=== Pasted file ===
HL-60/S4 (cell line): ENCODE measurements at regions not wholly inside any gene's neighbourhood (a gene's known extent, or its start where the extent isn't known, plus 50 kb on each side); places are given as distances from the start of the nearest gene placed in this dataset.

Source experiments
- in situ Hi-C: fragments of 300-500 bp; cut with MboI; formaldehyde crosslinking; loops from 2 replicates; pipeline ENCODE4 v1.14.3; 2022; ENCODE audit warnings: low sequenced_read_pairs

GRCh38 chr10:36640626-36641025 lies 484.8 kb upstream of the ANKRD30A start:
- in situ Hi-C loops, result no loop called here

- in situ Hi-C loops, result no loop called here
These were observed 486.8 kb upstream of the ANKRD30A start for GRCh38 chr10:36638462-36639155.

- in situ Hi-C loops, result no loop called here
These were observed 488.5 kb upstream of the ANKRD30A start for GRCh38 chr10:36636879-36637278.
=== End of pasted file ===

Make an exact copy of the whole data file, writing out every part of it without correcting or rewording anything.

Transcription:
HL-60/S4 (cell line): ENCODE measurements at regions not wholly inside any gene's neighbourhood (a gene's known extent, or its start where the extent isn't known, plus 50 kb on each side); places are given as distances from the start of the nearest gene placed in this dataset.

Source experiments
- in situ Hi-C: fragments of 300-500 bp; cut with MboI; formaldehyde crosslinking; loops from 2 replicates; pipeline ENCODE4 v1.14.3; 2022; ENCODE audit warnings: low sequenced_read_pairs

GRCh38 chr10:36640626-36641025 lies 484.8 kb upstream of the ANKRD30A start:
- in situ Hi-C loops, result no loop called here

- in situ Hi-C loops, result no loop called here
These were observed 486.8 kb upstream of the ANKRD30A start for GRCh38 chr10:36638462-36639155.

- in situ Hi-C loops, result no loop called here
These were observed 488.5 kb upstream of the ANKRD30A start for GRCh38 chr10:36636879-36637278.